“You’re scared of us,” she answered back. The Skakdi didn’t say anything, but narrowed his eyes slightly. “Terrified, that if the Toa ever return, we’ll start the fighting again.” Varian took a step forward, staring the mask of truth square in the eyes.
“But we fought and struggled because of the evil we lived in. No one would make the change, and so we would be the ones to take the first steps. And you’re afraid that once the Toa return, that’ll we’ll start speaking for the ones who can’t.” Her voice grew in confidence and assurance as she spoke. “That I’ll come into your Empire, look at your messy and dirt ridden hands right before all your people and say…”
She paused, before giving a small smirk.
“’Clean them.’ ”
The grin turned into a frown, a deep one that was filled with hatred at the one before him.
“It’s why you don’t want me back, right?” Varian grinned, finally, starting to feel like her old self. “Come on, you have the mask of truth. What’s the point of pretending to lie to you?”
He lunged forward in fury, firing another laser in her direction. This time Varian jumped to the left and hurled her staff at the Skakdi, slipping right passed the beam. Repulsing it with a wave of kinetic energy, the blade cut against her enemy’s mask leaving a large mark.
Varian suddenly tripped in surprise and just before hitting the ground, the Skakdi caught her. He lifted her up under the arms and slammed her into a thick tree, his arms outstretched.
“You’ll die and rot in death forever! Just like all the ones before you…” he seemed conflicted, as though he wasn’t sure of his own reasoning. And the Toa’s smile just made it all the worse. There was something she knew and wasn’t pretending to hide… what was it!?
“Mata Nui says it’s time to return. I’m already here, you failed to stop my awakening and my power is going to spread.” Her grin just grew. “You’ll see. It’s all started, and it’ll start with that Matoran you let loose.”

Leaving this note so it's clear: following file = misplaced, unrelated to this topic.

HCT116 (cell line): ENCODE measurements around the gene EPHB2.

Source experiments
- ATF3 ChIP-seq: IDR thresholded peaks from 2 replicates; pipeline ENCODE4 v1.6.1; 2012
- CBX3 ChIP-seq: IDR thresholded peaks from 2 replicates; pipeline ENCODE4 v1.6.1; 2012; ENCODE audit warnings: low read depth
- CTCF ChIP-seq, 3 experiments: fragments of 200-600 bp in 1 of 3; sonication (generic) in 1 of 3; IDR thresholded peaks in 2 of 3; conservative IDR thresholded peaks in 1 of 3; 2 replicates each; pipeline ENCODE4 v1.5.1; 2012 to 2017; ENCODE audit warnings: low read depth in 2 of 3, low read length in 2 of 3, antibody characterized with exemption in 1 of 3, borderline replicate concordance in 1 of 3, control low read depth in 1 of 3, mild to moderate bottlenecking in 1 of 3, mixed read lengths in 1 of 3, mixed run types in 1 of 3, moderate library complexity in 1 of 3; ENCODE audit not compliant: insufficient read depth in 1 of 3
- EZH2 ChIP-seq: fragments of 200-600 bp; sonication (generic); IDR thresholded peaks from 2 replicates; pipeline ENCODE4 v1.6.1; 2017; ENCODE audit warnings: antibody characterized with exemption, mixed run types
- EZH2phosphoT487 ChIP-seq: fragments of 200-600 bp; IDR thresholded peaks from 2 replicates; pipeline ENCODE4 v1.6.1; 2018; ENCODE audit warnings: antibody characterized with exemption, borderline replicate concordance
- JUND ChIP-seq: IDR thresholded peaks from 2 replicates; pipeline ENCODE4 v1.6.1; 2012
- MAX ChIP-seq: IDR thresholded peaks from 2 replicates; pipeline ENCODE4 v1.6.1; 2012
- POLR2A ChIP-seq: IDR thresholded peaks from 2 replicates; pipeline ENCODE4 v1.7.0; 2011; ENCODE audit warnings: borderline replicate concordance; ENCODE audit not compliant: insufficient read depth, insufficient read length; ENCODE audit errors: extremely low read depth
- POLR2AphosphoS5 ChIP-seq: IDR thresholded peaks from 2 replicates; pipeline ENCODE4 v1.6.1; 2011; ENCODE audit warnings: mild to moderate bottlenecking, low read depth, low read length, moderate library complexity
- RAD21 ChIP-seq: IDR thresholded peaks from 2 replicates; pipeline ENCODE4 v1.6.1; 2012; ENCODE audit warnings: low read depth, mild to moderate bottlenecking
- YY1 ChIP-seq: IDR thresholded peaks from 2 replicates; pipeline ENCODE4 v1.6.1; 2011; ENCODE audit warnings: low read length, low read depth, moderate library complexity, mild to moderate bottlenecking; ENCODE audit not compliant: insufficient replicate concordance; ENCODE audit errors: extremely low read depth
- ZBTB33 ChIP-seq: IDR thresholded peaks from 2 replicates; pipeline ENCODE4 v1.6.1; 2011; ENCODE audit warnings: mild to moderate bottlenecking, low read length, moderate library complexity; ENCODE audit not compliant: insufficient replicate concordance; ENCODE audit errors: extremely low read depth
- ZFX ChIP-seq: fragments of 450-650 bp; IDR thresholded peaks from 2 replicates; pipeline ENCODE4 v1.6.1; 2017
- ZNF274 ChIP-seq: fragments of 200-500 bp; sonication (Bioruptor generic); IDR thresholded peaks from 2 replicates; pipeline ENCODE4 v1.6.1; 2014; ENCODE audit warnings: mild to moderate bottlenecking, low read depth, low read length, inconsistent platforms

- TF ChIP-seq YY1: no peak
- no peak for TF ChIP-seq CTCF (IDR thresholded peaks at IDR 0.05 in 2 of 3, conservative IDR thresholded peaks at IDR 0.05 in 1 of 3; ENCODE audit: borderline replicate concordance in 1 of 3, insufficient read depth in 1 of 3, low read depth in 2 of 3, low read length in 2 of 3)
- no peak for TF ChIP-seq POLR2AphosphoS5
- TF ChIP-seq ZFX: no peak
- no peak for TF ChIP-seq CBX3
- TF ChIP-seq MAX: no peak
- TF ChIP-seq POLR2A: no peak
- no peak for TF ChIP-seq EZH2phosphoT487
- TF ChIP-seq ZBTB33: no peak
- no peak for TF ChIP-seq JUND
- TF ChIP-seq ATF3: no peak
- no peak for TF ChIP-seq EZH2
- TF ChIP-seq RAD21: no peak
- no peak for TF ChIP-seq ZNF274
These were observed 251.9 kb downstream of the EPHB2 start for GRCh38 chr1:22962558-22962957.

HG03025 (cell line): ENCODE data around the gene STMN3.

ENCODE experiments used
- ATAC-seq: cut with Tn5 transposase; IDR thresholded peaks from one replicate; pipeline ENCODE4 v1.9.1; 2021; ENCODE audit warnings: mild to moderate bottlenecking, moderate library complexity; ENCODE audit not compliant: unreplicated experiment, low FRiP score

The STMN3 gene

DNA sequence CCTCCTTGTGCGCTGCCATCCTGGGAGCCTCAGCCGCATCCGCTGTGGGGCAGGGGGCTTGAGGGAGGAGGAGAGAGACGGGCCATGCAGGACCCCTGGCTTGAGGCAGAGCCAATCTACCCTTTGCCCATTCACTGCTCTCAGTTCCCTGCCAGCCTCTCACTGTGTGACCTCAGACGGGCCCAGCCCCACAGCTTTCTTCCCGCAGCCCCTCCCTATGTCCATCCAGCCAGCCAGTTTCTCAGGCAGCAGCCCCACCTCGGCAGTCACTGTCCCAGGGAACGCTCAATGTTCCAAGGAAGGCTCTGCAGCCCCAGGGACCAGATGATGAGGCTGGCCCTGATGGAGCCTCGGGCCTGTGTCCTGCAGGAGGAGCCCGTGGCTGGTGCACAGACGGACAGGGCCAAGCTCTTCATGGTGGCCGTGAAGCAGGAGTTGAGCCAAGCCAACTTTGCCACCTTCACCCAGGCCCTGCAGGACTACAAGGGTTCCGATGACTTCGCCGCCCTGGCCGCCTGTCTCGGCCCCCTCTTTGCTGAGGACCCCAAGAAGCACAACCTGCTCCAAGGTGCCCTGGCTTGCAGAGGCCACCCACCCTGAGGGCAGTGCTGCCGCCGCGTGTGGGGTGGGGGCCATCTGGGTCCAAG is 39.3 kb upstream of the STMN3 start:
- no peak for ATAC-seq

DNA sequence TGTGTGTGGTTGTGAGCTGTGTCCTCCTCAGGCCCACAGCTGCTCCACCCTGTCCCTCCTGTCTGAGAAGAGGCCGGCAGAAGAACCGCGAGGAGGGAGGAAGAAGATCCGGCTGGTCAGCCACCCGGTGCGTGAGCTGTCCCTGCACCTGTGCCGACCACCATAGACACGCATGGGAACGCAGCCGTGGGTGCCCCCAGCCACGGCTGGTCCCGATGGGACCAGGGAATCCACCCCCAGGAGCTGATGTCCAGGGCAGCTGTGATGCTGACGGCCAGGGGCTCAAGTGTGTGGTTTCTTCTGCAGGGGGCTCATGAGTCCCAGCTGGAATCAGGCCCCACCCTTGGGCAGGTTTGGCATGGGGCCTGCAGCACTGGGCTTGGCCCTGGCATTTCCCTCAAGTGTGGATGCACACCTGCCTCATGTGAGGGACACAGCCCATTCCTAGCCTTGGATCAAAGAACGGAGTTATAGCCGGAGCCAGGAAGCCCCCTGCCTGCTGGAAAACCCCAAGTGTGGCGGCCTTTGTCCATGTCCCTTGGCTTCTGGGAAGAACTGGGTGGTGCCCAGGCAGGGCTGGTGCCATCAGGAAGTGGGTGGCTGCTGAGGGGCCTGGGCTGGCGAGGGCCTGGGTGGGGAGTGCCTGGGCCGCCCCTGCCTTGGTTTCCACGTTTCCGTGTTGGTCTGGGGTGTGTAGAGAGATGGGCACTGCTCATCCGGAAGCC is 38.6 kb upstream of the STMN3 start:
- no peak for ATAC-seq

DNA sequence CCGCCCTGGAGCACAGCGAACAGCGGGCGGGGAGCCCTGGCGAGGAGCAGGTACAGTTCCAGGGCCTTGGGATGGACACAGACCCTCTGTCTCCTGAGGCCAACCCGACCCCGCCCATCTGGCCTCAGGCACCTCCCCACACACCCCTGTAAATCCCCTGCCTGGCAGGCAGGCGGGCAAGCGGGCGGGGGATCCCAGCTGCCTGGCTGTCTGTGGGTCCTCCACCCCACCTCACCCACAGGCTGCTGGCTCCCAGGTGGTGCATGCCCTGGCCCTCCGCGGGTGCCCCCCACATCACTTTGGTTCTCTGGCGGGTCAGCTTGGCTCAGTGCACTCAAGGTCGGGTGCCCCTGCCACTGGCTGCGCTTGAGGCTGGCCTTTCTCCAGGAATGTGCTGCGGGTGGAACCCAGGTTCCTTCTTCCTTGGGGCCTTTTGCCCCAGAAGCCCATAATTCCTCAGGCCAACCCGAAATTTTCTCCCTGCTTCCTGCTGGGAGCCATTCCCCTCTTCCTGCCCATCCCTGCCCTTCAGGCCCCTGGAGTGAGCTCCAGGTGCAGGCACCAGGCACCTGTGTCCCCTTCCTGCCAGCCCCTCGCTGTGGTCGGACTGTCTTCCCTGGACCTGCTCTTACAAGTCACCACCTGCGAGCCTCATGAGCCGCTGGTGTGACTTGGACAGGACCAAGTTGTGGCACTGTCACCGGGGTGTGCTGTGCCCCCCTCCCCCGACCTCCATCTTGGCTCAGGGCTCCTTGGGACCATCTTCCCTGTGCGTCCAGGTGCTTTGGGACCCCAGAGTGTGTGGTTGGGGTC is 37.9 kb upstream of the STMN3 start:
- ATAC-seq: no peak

He ignored all of it. “You’re nothing! Just an ancient piece of metal that’s been unburied from a tomb. You hear me Toa!” His eyes started to glow, dangerously. They aimed for her mask. “You’re just a memory. A defender of the dead. The last guardian!”
“No…” And the Toa closed her eyes, her voice dropping like she was ready to sleep. “I’m the first of many.”
And then a light flickered around her form, and her body vanished from the grasp of the Skakdi, leaving that smile of hers implanted on his mind to haunt him for a while.
He looked around, searching… searching… it wasn’t possible. How did she…
The Skakdi reached up and felt the mark on his mask. It was cut… and that would dampen its power. Maybe even cause it to dysfunction entirely. Was that true for fused masks?
When he finally realized he didn’t know the answer, he received it. His mask was broken. He had been fighting an illusion since the strike.
Despite it all, the Skakdi smiled. That little spawn of Mata Nui had done it, she’d come back from the dead. The Toa were on their way.
It was all starting now, the beginning of their end. The people were going to see things differently, and would have to choose all over again. Resistance to their way of things, just what the Makuta had tried to stop for so long.
He could try to catch up with her… but somehow he realized this was a rockslide he couldn’t stop right now. The mountain was too large for just one person.
Toreck sat at the entrance of BZ-Koro, waiting. The one of many fortresses had been his home for as long as he could remember. Out of them all, it was the most prominent and important. It held the largest remnant of lost Matoran.
He stared out over the long expanse in silence. He just took in the world. All the promises it seemed to make and the future it could have, but just hadn’t arrived yet.
He shouldn’t have left her.
Even after finding what he assumed was a Toa Stone in his pack, and making his way through the jungle until he reached one of the many passages in the mountain side, he had had no urgency to walk through the opening and meet his people.